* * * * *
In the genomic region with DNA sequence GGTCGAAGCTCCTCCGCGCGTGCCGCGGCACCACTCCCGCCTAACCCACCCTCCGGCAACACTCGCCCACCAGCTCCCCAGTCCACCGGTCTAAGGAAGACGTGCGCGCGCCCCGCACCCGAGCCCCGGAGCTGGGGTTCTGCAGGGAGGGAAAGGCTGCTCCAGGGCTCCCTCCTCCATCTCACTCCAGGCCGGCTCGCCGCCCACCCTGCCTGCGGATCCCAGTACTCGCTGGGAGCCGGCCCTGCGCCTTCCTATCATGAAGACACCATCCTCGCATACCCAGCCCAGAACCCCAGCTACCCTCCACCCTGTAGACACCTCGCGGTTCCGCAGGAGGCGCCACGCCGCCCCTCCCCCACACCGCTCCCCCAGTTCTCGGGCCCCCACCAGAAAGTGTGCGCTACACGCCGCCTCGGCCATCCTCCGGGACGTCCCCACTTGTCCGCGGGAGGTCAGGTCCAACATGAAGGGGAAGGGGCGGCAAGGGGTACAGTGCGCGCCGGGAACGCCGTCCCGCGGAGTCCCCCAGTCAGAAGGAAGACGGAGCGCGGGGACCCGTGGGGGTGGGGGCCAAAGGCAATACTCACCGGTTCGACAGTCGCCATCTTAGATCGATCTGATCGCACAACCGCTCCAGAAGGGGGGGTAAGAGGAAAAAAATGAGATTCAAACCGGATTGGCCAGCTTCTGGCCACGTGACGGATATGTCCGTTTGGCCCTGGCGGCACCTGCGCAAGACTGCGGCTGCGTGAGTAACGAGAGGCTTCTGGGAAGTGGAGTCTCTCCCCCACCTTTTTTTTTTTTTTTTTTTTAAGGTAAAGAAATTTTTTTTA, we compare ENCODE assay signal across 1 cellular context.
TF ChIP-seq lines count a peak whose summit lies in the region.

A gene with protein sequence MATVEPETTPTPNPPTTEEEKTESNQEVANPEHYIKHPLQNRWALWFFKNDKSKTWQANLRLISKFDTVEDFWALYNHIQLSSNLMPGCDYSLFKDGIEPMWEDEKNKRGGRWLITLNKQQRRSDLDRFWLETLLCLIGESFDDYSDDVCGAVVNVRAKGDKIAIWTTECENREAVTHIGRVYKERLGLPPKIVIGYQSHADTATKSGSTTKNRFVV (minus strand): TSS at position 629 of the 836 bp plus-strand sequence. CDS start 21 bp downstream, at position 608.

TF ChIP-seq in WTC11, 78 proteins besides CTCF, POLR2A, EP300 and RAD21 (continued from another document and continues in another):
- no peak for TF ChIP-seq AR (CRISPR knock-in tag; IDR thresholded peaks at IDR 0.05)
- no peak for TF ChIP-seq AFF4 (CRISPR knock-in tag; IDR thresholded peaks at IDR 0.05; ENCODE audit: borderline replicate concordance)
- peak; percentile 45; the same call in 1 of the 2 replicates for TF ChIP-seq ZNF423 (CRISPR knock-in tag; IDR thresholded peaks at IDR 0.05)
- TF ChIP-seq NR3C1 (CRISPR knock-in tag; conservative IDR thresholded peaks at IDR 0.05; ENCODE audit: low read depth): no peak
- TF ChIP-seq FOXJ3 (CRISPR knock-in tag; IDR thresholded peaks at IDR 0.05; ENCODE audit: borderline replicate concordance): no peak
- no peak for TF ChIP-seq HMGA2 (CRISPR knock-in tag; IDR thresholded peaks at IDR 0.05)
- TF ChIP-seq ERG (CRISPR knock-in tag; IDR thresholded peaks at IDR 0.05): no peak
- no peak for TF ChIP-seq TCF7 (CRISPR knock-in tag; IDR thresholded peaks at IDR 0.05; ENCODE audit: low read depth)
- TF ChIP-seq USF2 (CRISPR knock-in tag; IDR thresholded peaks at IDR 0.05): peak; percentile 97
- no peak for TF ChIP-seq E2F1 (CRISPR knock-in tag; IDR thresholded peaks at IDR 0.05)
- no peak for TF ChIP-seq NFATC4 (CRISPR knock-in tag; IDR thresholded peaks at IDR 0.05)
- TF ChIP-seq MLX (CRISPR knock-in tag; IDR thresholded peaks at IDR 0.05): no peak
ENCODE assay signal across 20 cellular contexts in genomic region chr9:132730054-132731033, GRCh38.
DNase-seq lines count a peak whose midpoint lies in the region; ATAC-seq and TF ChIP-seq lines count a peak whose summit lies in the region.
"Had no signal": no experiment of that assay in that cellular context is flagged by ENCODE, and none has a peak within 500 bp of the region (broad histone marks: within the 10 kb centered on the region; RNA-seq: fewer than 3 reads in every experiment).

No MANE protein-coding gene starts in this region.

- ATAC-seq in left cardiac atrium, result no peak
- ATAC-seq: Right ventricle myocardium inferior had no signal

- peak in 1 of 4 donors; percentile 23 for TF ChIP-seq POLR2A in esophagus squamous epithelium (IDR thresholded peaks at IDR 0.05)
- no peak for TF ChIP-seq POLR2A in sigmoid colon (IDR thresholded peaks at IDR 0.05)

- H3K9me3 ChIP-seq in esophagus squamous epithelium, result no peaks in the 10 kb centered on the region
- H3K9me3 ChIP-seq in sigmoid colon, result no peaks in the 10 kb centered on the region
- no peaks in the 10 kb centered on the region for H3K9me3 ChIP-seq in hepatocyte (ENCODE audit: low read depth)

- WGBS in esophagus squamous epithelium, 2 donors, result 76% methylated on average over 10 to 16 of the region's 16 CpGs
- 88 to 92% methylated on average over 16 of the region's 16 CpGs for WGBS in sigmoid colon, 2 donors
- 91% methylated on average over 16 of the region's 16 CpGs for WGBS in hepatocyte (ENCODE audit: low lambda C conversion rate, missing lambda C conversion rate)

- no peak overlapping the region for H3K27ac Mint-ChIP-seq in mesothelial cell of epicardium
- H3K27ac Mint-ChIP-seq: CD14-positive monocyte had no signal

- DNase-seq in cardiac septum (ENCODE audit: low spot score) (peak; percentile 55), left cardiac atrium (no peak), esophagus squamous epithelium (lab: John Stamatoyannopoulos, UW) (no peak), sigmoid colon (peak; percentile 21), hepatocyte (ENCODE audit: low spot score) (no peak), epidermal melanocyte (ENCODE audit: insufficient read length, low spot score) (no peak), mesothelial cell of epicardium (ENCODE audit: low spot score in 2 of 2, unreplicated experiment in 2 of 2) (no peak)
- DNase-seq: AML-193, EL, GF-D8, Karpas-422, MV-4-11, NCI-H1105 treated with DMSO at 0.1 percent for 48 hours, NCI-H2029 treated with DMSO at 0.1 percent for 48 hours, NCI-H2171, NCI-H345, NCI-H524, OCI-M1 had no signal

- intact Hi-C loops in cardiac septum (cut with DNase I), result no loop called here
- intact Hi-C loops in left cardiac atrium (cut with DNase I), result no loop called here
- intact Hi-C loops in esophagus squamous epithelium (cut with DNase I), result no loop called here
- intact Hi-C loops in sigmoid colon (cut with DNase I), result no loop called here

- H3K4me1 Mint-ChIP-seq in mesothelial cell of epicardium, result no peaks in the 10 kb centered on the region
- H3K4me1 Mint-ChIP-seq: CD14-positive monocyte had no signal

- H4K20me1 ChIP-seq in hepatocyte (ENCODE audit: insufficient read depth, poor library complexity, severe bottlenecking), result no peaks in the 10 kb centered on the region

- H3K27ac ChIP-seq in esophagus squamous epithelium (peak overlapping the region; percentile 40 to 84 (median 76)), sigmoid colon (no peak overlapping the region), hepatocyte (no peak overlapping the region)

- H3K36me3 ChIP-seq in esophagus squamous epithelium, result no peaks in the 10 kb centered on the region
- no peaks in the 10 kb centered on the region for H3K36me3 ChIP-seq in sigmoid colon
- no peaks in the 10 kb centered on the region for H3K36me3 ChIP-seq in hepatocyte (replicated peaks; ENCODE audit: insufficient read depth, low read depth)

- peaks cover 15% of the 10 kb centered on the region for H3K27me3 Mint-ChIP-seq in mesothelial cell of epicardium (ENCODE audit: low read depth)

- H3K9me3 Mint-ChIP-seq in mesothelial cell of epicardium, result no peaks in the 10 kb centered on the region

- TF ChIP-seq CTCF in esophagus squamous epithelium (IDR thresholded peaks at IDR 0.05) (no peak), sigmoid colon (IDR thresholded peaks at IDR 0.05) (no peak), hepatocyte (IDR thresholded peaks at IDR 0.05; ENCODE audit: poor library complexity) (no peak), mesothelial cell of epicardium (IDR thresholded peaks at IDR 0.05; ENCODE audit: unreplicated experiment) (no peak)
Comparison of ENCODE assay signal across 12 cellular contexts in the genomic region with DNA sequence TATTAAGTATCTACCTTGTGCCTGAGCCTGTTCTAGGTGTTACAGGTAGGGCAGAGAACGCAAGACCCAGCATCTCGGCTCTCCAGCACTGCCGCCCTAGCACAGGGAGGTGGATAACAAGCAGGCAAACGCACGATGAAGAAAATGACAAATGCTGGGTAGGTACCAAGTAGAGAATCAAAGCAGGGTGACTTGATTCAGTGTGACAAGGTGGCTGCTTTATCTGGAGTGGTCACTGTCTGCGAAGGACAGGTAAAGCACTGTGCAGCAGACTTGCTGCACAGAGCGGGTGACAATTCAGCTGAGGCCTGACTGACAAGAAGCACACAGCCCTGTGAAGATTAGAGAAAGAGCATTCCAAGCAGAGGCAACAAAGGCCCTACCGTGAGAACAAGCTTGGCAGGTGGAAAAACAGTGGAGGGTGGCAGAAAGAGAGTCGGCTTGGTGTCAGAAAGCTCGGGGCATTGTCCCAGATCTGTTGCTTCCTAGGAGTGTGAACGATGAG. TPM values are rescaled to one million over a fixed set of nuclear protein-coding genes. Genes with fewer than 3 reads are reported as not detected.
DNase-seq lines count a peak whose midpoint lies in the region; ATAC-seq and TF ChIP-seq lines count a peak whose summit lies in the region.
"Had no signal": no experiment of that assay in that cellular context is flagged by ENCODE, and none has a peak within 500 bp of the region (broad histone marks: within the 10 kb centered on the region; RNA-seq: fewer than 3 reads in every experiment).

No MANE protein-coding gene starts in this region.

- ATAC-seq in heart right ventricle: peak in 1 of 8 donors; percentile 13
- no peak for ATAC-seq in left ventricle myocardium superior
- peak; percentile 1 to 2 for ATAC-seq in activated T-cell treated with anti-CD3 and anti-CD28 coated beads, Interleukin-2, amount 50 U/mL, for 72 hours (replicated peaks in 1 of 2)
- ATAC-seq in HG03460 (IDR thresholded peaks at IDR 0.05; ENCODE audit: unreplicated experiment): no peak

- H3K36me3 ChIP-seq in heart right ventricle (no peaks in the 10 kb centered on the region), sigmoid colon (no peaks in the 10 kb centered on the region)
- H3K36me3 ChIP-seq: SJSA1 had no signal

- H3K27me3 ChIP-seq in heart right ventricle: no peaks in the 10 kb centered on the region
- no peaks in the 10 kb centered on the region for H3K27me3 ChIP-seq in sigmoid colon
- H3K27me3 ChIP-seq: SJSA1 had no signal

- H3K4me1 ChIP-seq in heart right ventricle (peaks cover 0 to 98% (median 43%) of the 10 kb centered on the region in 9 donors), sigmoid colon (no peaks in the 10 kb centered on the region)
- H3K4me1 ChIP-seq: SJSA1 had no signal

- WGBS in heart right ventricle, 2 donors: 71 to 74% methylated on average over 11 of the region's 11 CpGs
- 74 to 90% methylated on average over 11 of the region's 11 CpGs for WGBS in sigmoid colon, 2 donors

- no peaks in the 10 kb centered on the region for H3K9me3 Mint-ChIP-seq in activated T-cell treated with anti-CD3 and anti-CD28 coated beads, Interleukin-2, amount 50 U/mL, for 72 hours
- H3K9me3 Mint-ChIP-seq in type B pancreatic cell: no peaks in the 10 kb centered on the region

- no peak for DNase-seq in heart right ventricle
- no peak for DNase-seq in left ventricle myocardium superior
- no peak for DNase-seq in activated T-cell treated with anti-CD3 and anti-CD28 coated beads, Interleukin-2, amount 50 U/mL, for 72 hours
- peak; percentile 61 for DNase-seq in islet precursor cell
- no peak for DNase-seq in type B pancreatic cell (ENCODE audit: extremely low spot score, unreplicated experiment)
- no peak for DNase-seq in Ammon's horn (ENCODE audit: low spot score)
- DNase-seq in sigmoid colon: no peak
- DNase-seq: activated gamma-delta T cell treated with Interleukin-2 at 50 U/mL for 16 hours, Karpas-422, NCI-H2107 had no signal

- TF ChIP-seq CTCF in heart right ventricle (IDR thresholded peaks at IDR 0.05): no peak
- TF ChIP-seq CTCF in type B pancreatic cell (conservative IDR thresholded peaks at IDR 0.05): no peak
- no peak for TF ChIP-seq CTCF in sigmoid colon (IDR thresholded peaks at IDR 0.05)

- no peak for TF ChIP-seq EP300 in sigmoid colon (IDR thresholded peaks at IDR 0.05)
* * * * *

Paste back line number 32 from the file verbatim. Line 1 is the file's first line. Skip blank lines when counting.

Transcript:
- H3K27ac Mint-ChIP-seq: CD14-positive monocyte had no signal